Several months ago I wrote a piece entitled "It's Hard to Get
Published," in which I complained about three books I had completed
and which failed to find publishers. Well, my fears have been relieved
somewhat by the people at Viking, who have agreed to publish my
next Agatha McMGee novel, The Staggerford Flood in October of 2002.

So I have turned my attention back to writing, where it belongs,
and find myself approaching the end of two novels with great
difficulty. The first is a novelization of my play The Staggerford
, in which George Bauer is the murderer of his wife Blanche
and was, earlier, an accomplice in another murder, of Blanche's
husband Neddy Nichols. But all this happened nine years ago and the
only person who witnessed his dirty dealings is a garbage man named
Dusty, and Dusty has died-- but not before telling what he knows to
his two friends, an old man named Grover and a young preacher
named Ollie. Ollie and Grover, by shading the truth somewhat, and
with the help of Blanche's daughter Penny Jean Nichols, convince the
sheriff that George Bauer ought to go to trial, but for the murder of
Blanche's husband rather than Blanche herself, because it will be
easier to prove. The play ends before George Bauer comes to trial,
when Ollie and Grover run off to Florida rather than testify. Grover 
is too shy to get up on the witness stand and Ollie, an itinerant
clergyman, doesn't want to tell a lie under oath.

Judging by audience reaction, this ending seemed to work on
the stage, but it doesn't work in a book, where the reader has time 
to ponder and analyze and wants to know how the trial comes out. So in
the book Grover becomes the main character, and we follow him to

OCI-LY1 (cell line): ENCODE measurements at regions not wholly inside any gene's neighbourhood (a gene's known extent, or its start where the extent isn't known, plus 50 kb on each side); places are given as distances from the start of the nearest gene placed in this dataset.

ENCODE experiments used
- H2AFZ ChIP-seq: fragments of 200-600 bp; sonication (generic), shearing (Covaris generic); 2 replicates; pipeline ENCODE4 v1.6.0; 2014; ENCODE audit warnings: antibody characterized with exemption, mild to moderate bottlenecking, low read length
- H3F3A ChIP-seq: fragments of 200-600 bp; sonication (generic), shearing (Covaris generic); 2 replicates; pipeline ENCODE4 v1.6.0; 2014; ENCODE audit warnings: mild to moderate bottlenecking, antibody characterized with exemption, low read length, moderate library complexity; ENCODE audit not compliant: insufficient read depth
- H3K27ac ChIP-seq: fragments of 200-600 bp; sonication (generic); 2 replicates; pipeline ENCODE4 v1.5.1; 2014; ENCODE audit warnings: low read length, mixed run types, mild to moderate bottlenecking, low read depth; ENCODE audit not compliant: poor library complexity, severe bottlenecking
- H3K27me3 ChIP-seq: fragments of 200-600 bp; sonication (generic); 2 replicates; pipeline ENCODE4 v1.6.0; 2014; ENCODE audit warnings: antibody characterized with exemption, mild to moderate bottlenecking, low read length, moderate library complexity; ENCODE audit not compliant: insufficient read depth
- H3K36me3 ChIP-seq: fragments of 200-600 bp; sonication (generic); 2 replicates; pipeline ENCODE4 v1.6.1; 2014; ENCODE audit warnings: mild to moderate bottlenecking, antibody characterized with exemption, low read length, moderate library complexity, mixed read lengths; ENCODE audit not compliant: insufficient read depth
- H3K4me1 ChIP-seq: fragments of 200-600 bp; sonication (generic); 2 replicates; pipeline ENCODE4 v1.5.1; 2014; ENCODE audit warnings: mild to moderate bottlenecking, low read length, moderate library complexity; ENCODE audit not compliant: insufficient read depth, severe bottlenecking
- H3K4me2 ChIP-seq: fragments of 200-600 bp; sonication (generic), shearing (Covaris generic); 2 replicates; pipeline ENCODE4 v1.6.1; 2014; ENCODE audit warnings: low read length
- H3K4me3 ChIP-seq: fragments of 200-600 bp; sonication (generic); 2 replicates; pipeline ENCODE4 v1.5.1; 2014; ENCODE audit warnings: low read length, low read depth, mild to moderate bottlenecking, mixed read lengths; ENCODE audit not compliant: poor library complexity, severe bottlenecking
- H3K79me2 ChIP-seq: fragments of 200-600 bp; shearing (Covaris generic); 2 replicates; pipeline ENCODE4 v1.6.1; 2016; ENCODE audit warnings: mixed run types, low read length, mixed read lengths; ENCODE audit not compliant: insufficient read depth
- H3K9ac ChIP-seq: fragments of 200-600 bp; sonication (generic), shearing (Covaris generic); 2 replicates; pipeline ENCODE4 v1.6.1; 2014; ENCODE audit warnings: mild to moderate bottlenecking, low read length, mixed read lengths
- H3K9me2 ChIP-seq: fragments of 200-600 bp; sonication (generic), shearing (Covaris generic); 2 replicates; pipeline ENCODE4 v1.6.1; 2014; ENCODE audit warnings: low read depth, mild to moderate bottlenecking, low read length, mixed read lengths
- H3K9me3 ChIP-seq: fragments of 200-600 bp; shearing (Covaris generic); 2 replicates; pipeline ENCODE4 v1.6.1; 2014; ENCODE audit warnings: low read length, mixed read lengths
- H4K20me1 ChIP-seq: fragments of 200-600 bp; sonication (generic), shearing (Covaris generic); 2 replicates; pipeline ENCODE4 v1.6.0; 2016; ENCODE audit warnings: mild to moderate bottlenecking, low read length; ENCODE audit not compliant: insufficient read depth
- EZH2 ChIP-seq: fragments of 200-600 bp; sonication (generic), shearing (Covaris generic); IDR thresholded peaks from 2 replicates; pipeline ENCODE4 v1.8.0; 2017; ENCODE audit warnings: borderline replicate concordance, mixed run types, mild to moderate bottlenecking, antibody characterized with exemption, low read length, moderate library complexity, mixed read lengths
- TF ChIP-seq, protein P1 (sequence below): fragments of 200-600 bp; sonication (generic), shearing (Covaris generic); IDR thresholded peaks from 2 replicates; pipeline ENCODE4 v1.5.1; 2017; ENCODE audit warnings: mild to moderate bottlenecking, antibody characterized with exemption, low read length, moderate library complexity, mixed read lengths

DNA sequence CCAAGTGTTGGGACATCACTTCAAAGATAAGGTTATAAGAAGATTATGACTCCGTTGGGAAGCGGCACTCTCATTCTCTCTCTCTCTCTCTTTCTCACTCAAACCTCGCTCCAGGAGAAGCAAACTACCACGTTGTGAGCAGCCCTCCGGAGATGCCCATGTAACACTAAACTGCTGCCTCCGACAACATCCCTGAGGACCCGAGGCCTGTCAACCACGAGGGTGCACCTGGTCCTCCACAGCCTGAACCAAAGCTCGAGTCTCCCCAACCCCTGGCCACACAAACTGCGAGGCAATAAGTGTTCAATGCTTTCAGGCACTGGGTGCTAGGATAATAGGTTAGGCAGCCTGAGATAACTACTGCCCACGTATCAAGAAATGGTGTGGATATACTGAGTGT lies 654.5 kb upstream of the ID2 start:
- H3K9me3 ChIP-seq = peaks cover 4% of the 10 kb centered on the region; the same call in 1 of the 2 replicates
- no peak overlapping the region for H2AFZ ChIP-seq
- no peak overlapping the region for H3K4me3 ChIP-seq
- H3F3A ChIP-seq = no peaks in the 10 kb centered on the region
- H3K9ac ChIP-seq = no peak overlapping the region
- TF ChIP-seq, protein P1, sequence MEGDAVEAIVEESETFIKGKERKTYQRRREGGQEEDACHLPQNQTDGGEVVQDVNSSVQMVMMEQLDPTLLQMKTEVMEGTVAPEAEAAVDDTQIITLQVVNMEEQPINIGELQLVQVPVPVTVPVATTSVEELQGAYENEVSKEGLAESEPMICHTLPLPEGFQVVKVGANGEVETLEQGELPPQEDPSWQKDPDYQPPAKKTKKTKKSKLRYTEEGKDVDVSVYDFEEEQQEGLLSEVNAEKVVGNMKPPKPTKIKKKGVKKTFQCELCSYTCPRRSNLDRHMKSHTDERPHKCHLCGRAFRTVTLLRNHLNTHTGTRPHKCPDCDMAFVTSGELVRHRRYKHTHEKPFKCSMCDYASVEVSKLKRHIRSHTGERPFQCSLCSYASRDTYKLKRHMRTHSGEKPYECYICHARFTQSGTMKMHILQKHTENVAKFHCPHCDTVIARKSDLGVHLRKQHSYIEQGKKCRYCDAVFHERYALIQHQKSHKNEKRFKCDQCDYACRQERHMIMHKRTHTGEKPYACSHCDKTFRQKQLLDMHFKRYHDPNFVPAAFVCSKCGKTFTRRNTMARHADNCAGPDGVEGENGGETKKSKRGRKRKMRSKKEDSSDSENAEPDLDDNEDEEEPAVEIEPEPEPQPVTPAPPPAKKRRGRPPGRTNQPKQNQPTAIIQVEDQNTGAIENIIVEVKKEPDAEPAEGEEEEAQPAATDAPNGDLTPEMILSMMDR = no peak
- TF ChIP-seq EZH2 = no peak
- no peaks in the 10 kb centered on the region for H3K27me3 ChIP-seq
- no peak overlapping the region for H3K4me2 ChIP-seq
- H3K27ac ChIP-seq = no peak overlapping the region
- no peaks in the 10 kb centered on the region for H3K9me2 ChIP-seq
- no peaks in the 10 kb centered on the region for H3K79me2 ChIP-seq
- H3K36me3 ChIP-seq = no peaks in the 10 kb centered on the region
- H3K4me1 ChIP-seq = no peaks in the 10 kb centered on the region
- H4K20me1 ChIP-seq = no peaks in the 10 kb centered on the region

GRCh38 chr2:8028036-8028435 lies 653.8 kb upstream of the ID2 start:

Florida where he has moved into a condo on the beach with his
well-to-do and widowed sister. He follows the trial in the Staggerford
Weekly and learns that George Bauer (who lives in the Nichols's
palatial house) is acquitted, but that Penny Jean has accused him in a
civil trial of taking her property. Grover returns to Minnesota to
testify in Penny Jean's behalf, and he, a confirmed bachelor in his
seventies, is pursued by an old widow who's sweet on him . And on
and on . . .

So you see why I say endings are hard.

The second work is a young adult novel entitled Our Seventh
, about Claire Sims, the seventeen-year-old daughter of
divorced parents who comes to Minneapolis to spend the summer with
her father, a famous painter named Samuel Sims. This is the
summer that Samuel falls in love with a young woman named Ricki,
who not only steals his heart but plans, with the help of a thief named
Jake, to steal several of his paintings as well. I have just finished 
the chapter of the robbery during which Samuel saves his paintings, but
Ricki and Jake escape. If I were a different kind of novelist, I'd 
have the thieves caught and put in jail and I'd be done with it. But as 
an agent told me one time, I never take the easy way out. Now Claire
(and I) are faced with a new problem--her father's depression over
losing Ricki--and it's slow going.



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Last modified: May 05, 2002